Wagnerv.United States

Circuit Court of Appeals, Ninth CircuitMay 19, 1941
118 F.2d 801 (9th Cir. 1941)

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19 Citing Cases

No. 9440.

April 8, 1941. As Amended on Denial of Rehearing May 19, 1941.

Appeal from the District Court of the United States for the Southern District of California, Central Division; Leon R. Yankwich, Judge.

Ralph Wagner was convicted of attempting to evade payment of income taxes for 1934, and he appeals.

Affirmed.

Ames Peterson and David H. Cannon, both of Los Angeles, Cal., for appellant.

Wm. Fleet Palmer, U.S. Atty., and Ralph E. Lazarus, Asst. U.S. Atty., both of Los Angeles, Cal., for appellee.

Before DENMAN, MATHEWS, and STEPHENS, Circuit Judges.


Appeal by defendant after conviction by the Court sitting under stipulation without a jury, of attempting to evade payment of income taxes for 1934.

A "Motion for New Trial or to Remand" on the ground of newly discovered evidence was submitted to this Court coincident with the submission of the appeal. Affidavits in support of the motion are before us.

Rule 2(3), Criminal Practice and Procedure 18 U.S.C.A. following section 688, provides for remanding to the trial court for its consideration of a motion for new trial in certain circumstances. We have no power to entertain a motion for a new trial, hence we consider only whether, in the exercise of our discretion, we should remand the case. We have carefully reviewed all of the affidavits and find them to consist largely of hearsay statements and of impeachment of testimony received in the trial. We do not regard them as meeting the requirements, and particularly requirement (e) of Johnson v. United States, 8 Cir., 32 F.2d 127, 130. We quote from the opinion: "There must ordinarily be present and concur five verities, to wit: (a) The evidence must be in fact, newly discovered, i.e., discovered since the trial; (b) facts must be alleged from which the court may infer diligence on the part of the movant; (c) the evidence relied on, must not be merely cumulative or impeaching; (d) it must be material to the issues involved; and (e) it must be such, and of such nature, as that, on a new trial, the newly discovered evidence would probably produce an acquittal." See also Isgrig v. United States, 4 Cir., 109 F.2d 131, 194.

The motion is denied.

But one point of error is urged in the opening brief, "that the Court in arriving at its verdict or judgment considered a document which was not in evidence". Appellant quotes in his brief the following which he and the Government agree was a part of the Court's remarks in summing up the case: "I believe there are other palpably false representations. We have had the history of each horse here and the deliberate falsification with regard to the prices of the horses is apparent. It has not even been explained. I think the Sherry receipt, which is not in evidence, is palpably a forgery. It is so declared by Mr. Sherry, and a comparison of his handwriting with the exemplar, both in ink and pen, so shows. I also believe the statement is true of the purported waiver alleged to have been signed by Ray Sherry and Mrs. Ray Sherry, and I pointed out in the record when the matter came into the record for identification, why it was palpably fraudulent and not written by the man and evidently was a crude attempt to imitate the signature."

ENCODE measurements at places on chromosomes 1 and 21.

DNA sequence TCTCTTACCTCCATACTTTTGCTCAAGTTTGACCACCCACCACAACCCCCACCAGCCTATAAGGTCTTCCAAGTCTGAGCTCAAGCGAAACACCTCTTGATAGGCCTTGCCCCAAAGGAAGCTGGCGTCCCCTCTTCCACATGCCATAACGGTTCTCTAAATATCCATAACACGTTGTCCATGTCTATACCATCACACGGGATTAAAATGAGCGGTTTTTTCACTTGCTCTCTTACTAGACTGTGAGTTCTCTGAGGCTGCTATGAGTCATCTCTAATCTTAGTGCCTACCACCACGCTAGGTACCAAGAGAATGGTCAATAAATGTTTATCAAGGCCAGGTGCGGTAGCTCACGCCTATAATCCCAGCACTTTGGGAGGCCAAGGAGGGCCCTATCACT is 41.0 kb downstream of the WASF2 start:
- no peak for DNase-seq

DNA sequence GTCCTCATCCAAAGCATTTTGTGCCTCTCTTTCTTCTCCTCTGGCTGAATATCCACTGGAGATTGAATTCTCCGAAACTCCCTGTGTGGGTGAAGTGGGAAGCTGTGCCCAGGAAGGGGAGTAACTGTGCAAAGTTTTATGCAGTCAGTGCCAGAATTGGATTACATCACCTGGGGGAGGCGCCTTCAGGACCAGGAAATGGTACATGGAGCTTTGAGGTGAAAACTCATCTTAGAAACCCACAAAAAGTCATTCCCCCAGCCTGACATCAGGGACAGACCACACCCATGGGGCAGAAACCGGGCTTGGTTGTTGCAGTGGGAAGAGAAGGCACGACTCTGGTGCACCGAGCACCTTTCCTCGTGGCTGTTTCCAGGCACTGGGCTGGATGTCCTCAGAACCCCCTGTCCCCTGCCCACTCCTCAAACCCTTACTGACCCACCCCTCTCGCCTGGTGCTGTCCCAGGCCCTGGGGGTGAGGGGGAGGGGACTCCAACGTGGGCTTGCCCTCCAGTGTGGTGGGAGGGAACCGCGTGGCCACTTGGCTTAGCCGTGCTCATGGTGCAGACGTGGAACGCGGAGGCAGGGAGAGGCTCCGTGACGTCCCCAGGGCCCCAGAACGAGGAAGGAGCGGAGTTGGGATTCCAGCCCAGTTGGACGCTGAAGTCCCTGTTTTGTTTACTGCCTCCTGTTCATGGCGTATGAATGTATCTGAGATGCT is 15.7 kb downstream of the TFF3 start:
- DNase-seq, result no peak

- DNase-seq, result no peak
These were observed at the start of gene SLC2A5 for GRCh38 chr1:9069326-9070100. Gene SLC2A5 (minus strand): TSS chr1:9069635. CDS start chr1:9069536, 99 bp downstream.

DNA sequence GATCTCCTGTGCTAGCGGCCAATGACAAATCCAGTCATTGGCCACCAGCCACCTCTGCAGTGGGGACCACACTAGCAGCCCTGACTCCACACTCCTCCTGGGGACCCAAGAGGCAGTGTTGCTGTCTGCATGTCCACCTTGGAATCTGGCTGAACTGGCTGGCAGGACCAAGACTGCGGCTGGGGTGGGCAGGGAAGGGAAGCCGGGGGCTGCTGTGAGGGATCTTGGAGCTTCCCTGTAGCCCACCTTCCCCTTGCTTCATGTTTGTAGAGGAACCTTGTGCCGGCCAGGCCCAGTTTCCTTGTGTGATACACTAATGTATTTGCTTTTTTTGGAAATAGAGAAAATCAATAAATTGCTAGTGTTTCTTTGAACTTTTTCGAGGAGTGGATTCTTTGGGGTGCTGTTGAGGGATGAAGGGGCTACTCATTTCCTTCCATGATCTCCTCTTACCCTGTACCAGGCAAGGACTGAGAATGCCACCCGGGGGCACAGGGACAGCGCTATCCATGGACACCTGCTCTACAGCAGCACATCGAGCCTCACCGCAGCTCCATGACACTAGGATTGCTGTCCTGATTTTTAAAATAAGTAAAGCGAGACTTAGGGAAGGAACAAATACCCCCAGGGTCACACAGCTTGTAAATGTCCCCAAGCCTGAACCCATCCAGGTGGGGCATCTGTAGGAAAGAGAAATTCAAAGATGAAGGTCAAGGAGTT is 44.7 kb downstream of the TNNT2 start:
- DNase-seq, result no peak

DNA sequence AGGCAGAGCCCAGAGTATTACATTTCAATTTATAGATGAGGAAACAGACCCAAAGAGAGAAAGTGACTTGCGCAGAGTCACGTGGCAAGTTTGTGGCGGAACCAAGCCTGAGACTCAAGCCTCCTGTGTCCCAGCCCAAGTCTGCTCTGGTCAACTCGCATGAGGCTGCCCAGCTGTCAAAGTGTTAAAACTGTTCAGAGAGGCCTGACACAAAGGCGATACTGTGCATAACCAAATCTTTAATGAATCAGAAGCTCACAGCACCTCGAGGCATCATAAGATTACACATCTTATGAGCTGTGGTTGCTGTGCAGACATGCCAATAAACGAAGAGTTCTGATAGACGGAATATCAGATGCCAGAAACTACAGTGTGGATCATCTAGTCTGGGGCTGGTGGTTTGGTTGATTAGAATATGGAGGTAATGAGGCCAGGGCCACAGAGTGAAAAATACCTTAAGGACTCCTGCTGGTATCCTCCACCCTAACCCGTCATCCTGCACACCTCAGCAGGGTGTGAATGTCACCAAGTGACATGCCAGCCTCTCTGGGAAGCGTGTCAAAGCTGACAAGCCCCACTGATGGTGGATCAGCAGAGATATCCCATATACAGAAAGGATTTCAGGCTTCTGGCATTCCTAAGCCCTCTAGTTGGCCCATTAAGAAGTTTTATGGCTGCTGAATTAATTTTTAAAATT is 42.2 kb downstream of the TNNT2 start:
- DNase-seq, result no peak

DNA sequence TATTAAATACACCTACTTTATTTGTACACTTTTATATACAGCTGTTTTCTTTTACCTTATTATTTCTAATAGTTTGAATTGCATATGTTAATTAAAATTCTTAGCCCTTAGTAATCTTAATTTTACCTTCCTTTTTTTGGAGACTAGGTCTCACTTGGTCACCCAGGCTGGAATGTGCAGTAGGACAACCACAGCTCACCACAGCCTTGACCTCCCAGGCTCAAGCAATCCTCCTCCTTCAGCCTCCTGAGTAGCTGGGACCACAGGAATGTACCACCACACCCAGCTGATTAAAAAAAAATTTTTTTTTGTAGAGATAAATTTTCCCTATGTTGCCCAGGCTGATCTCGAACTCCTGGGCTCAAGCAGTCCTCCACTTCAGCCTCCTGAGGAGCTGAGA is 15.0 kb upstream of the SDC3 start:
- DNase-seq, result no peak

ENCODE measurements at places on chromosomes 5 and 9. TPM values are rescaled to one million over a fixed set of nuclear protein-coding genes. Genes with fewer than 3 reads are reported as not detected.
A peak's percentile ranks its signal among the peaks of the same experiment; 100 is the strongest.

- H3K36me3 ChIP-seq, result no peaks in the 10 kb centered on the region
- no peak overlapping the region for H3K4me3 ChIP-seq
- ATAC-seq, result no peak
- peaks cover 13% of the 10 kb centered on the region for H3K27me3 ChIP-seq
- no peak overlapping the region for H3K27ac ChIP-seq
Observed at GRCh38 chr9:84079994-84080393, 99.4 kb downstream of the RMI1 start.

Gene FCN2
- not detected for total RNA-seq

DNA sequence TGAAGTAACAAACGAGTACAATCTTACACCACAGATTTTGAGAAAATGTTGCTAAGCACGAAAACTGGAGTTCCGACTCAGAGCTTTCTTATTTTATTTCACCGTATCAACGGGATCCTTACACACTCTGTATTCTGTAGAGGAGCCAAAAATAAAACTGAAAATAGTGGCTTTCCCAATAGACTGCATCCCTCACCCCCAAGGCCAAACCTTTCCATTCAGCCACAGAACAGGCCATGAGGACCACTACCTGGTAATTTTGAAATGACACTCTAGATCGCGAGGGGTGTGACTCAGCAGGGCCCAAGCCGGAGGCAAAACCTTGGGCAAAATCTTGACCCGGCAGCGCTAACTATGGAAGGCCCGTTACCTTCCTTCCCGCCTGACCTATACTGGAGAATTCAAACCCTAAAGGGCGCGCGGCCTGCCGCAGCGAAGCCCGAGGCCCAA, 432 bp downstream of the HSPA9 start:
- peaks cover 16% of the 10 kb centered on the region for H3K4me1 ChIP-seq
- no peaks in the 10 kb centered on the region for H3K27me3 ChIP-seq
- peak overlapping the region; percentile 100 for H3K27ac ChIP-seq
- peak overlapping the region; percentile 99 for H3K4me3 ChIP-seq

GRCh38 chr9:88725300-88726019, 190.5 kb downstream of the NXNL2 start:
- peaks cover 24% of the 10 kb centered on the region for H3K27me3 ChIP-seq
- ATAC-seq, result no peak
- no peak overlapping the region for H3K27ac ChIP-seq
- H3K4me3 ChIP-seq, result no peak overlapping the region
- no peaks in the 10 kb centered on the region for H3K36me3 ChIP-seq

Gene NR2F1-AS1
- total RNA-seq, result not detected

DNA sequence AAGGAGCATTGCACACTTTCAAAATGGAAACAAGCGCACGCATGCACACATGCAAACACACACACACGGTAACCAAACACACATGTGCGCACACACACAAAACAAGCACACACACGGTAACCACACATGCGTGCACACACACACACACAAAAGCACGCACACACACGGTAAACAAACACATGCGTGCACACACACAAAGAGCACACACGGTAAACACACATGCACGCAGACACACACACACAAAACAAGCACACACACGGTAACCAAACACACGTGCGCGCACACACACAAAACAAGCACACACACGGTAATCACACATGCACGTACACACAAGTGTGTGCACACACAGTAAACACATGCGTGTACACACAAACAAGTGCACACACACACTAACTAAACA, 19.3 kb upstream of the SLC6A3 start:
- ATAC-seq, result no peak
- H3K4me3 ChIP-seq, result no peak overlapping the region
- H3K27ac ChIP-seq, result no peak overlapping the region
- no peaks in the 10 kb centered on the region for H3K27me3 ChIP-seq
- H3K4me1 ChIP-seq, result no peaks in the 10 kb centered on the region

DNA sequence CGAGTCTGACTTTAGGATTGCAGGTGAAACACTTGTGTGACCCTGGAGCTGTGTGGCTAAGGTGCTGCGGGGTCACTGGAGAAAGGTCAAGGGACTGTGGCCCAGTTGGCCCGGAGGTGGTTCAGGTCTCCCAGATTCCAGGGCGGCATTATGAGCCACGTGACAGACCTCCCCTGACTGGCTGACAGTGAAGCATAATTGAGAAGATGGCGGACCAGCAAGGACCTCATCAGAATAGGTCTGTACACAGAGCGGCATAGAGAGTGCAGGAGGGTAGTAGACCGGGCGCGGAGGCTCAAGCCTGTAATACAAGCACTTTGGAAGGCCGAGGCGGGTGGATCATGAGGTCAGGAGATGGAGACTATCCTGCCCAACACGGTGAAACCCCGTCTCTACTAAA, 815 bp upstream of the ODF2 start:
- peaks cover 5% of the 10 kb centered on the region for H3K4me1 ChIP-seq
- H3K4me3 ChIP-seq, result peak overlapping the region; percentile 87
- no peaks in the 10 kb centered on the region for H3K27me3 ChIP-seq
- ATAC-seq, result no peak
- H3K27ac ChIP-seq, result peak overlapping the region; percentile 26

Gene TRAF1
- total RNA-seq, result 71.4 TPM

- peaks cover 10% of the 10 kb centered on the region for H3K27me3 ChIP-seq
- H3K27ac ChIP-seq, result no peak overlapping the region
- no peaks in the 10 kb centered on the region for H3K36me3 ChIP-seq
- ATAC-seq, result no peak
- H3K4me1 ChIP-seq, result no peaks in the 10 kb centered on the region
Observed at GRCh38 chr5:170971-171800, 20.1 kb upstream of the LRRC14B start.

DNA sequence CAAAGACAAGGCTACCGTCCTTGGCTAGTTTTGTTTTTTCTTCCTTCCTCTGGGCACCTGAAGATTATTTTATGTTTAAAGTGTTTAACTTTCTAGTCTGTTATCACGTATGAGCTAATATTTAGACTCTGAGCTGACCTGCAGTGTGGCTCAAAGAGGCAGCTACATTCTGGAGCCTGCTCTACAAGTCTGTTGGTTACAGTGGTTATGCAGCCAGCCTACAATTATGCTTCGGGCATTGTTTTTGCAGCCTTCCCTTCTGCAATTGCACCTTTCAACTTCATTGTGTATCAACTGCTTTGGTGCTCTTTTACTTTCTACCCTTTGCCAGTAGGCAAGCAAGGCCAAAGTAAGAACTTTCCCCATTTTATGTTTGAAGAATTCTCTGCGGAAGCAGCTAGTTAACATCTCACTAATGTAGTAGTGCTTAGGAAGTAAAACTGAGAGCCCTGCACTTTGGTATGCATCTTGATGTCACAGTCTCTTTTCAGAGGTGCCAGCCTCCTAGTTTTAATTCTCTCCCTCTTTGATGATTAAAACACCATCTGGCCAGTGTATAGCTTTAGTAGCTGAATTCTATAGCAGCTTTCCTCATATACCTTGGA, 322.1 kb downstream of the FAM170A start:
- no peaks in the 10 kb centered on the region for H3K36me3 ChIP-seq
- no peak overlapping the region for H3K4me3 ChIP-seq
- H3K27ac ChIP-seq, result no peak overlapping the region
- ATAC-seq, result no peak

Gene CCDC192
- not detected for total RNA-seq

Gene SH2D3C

While the record before us does not recite these remarks, the Government agrees that we may consider the record amended so as to include them. There is a petition here for a writ of certiorari for dimunition of the record so as to include the full statement of the trial judge. The stipulation serves the purpose, and the petition is denied.

The document said to have been erroneously considered is the "Sherry receipt" referred to in the quoted statement.

The accountant who prepared the appellant-taxpayer's 1934 income tax return on information furnished by the taxpayer, testified that Schedule C-14 of the return set forth a computation of depreciation items on livestock owned by the taxpayer. On the schedule appeared the name of a race horse "Bert Abbe", cost price $8,500, depreciation $1,875.

The witness Ray Sherry testified at the trial that he had sold "Bert Abbe" to the defendant for $550. Thereupon the defendant offered in evidence the so-called "Sherry receipt" which was a purported bill-of-sale and receipt showing $2,500 paid for "Bert Abbe", purportedly signed by Ray Sherry. The witness denied that it bore his signature, and the Court refused the offer on the ground that the receipt had not been proved authentic. It is apparent that the Court in his remarks was merely referring to the reason the Sherry receipt was rejected from evidence, rather than giving it weight as evidence.

In appellant's closing brief he says: "It seems clear that the defendant did not have the benefit of a fair trial, for the following reasons * * *" and asks us to consider them solely as plain errors although not the subject of exception or assignment.

The "reasons" given are wholly without merit and are too flimsy to justify further comment. There is much in the record tending to prove deliberate fabrication of evidence in building up the taxpayer's indebtedness.

The judgment of the District Court is affirmed.